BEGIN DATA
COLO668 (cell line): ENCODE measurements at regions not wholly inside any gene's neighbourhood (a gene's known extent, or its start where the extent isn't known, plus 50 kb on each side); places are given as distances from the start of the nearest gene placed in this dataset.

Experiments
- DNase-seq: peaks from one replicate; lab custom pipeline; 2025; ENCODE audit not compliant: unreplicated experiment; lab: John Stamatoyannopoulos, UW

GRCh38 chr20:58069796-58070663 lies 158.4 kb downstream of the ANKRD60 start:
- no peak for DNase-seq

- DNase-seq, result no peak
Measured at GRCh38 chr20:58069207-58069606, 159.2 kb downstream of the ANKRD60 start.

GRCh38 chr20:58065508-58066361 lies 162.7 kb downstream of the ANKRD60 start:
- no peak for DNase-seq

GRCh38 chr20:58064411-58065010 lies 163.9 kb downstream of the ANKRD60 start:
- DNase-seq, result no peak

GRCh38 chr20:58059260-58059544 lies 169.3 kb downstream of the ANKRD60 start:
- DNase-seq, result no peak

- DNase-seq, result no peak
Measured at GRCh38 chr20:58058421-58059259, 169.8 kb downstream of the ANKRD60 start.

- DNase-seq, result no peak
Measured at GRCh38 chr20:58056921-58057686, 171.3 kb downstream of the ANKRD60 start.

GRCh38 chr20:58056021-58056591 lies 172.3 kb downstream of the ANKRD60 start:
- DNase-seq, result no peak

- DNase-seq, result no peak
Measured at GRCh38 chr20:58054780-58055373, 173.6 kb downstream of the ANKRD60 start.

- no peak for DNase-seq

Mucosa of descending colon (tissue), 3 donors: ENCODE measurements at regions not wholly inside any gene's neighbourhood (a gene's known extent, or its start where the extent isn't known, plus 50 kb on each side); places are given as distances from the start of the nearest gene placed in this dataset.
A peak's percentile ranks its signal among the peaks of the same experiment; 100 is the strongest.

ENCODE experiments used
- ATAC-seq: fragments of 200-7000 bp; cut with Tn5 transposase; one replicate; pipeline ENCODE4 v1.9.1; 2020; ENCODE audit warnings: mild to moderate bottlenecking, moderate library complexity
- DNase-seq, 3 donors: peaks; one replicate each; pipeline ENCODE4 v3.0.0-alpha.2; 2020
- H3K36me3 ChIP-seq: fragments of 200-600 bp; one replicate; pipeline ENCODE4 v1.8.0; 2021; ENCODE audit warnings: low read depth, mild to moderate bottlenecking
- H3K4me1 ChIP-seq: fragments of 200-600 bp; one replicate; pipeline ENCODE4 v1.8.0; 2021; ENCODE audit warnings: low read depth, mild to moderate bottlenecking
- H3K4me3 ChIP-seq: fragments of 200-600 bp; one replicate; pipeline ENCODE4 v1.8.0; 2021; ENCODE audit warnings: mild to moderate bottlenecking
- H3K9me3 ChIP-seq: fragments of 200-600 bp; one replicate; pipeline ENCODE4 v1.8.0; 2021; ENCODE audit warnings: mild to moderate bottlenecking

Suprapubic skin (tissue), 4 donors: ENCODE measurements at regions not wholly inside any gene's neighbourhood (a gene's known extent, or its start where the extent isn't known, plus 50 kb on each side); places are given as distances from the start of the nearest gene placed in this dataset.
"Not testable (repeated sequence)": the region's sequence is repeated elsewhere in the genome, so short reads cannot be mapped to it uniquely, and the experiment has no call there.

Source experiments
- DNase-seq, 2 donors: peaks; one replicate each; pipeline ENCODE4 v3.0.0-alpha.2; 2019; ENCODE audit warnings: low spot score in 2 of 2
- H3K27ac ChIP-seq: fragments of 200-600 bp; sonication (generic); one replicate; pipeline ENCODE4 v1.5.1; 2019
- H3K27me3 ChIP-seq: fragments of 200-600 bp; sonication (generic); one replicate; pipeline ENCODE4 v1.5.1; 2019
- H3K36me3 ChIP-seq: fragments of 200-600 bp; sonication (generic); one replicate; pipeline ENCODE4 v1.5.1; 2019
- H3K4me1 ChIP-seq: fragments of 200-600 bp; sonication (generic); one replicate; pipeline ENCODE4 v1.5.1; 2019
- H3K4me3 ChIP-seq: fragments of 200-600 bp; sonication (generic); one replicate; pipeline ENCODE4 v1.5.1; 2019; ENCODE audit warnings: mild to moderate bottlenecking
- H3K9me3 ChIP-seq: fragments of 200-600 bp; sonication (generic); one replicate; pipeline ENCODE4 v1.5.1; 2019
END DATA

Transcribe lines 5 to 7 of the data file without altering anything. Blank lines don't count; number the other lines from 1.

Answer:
- no peak for DNase-seq

- DNase-seq, result no peak
Measured at GRCh38 chr20:58069207-58069606, 159.2 kb downstream of the ANKRD60 start.